I was amazed by Paul Ryan's admission that he was wrong to refer to people as 'makers and takers', and that in fact while some people do prefer to live on the dole, most do not. I still am not fond of him, but his comments raised my opinion of him.
I happened to see his comments shortly before coming across this phrase, here:
"I am not a supporter of the minimum wage. I believe it is better to
start at a lower wage and get lots of raises for good performance rather
than have everyone start at a higher wage. I do not support the minimum
wage because it doesn't help with poverty and instead hurts people that
it is supposed to help. I'd rather start at a job where my wage is a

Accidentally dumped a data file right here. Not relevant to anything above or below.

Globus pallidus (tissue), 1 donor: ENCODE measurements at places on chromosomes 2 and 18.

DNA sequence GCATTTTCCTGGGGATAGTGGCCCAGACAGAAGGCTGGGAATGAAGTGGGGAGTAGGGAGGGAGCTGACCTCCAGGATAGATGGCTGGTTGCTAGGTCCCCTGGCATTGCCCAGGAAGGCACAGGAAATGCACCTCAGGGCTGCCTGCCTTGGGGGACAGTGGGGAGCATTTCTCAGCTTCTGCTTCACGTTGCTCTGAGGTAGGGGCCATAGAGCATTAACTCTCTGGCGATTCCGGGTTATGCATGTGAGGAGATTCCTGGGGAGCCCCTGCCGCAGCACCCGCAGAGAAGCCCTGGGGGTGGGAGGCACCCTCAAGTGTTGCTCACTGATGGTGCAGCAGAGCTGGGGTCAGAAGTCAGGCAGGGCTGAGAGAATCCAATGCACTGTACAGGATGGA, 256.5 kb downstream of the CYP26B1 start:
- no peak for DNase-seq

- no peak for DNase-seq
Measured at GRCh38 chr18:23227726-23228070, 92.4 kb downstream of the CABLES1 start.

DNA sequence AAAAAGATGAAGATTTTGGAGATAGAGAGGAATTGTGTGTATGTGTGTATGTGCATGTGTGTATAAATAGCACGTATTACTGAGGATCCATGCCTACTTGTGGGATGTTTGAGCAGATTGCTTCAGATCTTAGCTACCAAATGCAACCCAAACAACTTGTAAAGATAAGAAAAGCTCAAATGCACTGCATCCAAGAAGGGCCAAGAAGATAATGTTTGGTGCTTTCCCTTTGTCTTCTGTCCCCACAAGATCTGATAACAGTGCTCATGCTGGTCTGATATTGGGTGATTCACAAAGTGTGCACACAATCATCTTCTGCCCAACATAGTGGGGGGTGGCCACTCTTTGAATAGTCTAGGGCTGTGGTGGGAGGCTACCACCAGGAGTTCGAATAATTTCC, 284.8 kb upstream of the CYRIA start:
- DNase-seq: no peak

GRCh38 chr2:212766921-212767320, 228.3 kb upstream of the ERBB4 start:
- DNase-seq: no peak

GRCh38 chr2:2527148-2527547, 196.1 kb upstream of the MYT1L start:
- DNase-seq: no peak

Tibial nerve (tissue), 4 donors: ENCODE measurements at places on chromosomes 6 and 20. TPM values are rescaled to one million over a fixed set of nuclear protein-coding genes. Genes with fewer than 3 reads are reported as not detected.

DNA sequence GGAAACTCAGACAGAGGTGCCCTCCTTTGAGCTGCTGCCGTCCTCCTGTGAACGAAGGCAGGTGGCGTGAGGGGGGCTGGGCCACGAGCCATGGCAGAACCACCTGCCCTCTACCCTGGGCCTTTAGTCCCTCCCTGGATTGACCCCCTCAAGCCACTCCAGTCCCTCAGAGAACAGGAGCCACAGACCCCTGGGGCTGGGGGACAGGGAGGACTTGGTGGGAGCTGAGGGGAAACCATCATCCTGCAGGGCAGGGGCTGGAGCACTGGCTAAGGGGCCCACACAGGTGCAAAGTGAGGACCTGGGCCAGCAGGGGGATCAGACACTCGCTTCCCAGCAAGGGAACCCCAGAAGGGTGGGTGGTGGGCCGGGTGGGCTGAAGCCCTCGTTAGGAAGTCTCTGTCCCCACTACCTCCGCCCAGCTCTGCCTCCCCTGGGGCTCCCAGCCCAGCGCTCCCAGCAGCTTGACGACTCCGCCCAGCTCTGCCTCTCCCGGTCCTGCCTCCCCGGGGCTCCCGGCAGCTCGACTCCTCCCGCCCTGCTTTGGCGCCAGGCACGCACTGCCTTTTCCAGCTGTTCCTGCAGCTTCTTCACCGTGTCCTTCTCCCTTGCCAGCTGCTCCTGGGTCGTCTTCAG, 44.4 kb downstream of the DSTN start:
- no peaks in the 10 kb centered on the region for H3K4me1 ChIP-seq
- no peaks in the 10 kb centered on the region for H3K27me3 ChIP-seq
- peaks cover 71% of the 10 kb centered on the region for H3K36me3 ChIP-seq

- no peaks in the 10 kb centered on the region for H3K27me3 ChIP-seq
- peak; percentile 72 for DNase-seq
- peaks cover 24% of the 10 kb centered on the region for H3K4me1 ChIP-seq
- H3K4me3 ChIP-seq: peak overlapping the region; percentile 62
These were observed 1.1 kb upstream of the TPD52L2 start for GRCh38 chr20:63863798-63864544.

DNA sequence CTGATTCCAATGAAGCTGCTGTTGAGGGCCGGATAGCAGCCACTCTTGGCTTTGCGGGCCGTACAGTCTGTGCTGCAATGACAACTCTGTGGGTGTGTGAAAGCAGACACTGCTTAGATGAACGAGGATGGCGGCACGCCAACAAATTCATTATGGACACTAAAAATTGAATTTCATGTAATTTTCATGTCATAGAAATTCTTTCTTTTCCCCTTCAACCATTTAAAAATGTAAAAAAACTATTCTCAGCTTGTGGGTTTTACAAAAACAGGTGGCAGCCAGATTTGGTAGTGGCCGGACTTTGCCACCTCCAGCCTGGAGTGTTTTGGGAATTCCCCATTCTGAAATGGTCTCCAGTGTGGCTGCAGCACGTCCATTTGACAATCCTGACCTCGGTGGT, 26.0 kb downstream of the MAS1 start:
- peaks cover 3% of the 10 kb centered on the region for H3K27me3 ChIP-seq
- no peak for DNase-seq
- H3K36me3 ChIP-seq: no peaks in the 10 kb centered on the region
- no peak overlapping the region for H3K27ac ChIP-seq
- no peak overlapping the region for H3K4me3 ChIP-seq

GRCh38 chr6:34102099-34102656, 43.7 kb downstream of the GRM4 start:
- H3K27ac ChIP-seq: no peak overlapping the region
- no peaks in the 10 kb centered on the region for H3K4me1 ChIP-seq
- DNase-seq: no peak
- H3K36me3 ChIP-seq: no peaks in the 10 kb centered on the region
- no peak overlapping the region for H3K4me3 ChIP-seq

bit low but I know I can get raise through hard work and exceptional
performance than one where my wage is essentially set in stone no matter
how hard I work."
I think the speaker is honest; I also think he's wrong. To hope for an increased wage based on performance is reasonable; to hope to get to a livable wage based on performance -- and not just performance but exceptional performance -- is wrong, because it means the employer is accepting that people are not being paid enough to live, and that they have to do exceptionally well to get a raise. Most people don't do exceptionally well -- thats why we call it exceptional -- so most people won't be paid a livable wage.
But even if the 'exceptional' in that quote is just hyperbole, like the people who describe everything they like as outstanding and superb, it's still wrong, because a higher wage does help with poverty. How can that hurt? (If a way is found, I'd like to see some CEOs stop hurting themselves, and slash their own salaries. I won't hold my breath.)